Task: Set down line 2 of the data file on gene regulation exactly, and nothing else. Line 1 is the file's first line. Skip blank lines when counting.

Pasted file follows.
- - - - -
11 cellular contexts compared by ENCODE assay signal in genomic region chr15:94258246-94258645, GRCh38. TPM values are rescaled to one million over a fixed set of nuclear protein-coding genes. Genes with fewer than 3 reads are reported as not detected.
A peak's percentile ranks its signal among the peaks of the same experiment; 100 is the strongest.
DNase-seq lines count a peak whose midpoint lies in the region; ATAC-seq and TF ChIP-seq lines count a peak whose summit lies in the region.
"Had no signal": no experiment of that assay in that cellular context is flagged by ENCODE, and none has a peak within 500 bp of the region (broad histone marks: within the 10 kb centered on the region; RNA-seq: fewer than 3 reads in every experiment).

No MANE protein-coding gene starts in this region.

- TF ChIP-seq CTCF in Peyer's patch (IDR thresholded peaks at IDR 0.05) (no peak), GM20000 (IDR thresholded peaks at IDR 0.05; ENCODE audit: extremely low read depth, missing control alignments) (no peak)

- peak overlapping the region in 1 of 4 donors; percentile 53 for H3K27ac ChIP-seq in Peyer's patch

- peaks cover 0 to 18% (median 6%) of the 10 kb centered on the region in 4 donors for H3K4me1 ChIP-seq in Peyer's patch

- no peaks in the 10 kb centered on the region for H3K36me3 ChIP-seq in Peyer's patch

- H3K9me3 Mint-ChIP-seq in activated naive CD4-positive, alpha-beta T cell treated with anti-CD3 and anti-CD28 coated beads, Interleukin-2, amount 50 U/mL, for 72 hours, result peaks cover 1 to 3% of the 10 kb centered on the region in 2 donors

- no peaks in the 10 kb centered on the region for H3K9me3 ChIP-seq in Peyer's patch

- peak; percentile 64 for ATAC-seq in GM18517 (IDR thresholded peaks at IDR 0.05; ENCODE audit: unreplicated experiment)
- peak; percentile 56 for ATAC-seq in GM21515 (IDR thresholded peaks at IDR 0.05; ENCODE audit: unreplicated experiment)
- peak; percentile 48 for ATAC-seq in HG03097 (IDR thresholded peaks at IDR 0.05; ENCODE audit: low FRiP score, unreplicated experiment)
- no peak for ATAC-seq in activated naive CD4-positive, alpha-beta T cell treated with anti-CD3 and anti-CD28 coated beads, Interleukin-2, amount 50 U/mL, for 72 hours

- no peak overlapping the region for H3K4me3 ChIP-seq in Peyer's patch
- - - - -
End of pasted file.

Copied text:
A peak's percentile ranks its signal among the peaks of the same experiment; 100 is the strongest.